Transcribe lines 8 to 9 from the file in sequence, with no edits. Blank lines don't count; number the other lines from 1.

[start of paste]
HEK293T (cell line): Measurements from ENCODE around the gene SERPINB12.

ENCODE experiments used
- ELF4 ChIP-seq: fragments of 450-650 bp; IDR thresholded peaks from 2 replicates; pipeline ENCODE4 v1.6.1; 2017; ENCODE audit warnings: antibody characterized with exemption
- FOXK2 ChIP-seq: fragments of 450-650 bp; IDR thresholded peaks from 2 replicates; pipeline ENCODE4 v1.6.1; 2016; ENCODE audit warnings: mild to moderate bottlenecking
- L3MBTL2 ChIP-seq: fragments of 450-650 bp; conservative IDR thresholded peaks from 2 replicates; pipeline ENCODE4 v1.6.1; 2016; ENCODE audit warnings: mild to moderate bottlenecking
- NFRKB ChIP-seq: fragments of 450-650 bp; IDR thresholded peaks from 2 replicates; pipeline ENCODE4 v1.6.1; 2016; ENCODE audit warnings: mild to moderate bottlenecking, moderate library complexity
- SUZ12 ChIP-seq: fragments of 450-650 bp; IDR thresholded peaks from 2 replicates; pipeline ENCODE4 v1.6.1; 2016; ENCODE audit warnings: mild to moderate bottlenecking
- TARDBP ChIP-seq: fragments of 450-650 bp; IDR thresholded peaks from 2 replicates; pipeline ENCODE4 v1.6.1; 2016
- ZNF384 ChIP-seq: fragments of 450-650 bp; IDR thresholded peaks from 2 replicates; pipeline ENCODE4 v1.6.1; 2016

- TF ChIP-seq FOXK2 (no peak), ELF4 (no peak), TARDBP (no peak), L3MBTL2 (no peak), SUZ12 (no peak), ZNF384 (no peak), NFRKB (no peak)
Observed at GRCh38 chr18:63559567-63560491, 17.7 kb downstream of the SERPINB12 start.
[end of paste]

- TARDBP ChIP-seq: fragments of 450-650 bp; IDR thresholded peaks from 2 replicates; pipeline ENCODE4 v1.6.1; 2016
- ZNF384 ChIP-seq: fragments of 450-650 bp; IDR thresholded peaks from 2 replicates; pipeline ENCODE4 v1.6.1; 2016